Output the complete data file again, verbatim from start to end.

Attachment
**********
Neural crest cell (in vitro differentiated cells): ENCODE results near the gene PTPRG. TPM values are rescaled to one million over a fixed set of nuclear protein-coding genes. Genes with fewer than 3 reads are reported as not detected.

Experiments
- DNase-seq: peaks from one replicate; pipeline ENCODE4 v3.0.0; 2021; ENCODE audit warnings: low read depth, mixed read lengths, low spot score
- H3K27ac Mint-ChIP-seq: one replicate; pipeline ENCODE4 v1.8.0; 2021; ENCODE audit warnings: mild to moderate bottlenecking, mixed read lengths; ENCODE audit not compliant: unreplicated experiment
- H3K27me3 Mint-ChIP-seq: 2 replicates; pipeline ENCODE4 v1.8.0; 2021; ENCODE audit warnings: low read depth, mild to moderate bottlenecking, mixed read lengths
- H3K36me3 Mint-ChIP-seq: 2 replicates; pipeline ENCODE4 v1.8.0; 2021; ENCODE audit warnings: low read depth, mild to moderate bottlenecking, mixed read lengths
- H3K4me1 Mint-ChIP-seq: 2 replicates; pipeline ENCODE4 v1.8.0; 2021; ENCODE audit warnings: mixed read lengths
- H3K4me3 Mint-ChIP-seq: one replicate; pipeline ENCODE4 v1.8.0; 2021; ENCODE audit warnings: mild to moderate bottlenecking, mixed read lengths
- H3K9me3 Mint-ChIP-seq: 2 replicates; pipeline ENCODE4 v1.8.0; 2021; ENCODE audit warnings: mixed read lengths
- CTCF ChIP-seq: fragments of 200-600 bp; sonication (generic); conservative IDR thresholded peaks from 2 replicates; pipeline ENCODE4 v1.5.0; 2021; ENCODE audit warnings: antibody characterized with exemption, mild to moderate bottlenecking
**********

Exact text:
Neural crest cell (in vitro differentiated cells): ENCODE results near the gene PTPRG. TPM values are rescaled to one million over a fixed set of nuclear protein-coding genes. Genes with fewer than 3 reads are reported as not detected.

Experiments
- DNase-seq: peaks from one replicate; pipeline ENCODE4 v3.0.0; 2021; ENCODE audit warnings: low read depth, mixed read lengths, low spot score
- H3K27ac Mint-ChIP-seq: one replicate; pipeline ENCODE4 v1.8.0; 2021; ENCODE audit warnings: mild to moderate bottlenecking, mixed read lengths; ENCODE audit not compliant: unreplicated experiment
- H3K27me3 Mint-ChIP-seq: 2 replicates; pipeline ENCODE4 v1.8.0; 2021; ENCODE audit warnings: low read depth, mild to moderate bottlenecking, mixed read lengths
- H3K36me3 Mint-ChIP-seq: 2 replicates; pipeline ENCODE4 v1.8.0; 2021; ENCODE audit warnings: low read depth, mild to moderate bottlenecking, mixed read lengths
- H3K4me1 Mint-ChIP-seq: 2 replicates; pipeline ENCODE4 v1.8.0; 2021; ENCODE audit warnings: mixed read lengths
- H3K4me3 Mint-ChIP-seq: one replicate; pipeline ENCODE4 v1.8.0; 2021; ENCODE audit warnings: mild to moderate bottlenecking, mixed read lengths
- H3K9me3 Mint-ChIP-seq: 2 replicates; pipeline ENCODE4 v1.8.0; 2021; ENCODE audit warnings: mixed read lengths
- CTCF ChIP-seq: fragments of 200-600 bp; sonication (generic); conservative IDR thresholded peaks from 2 replicates; pipeline ENCODE4 v1.5.0; 2021; ENCODE audit warnings: antibody characterized with exemption, mild to moderate bottlenecking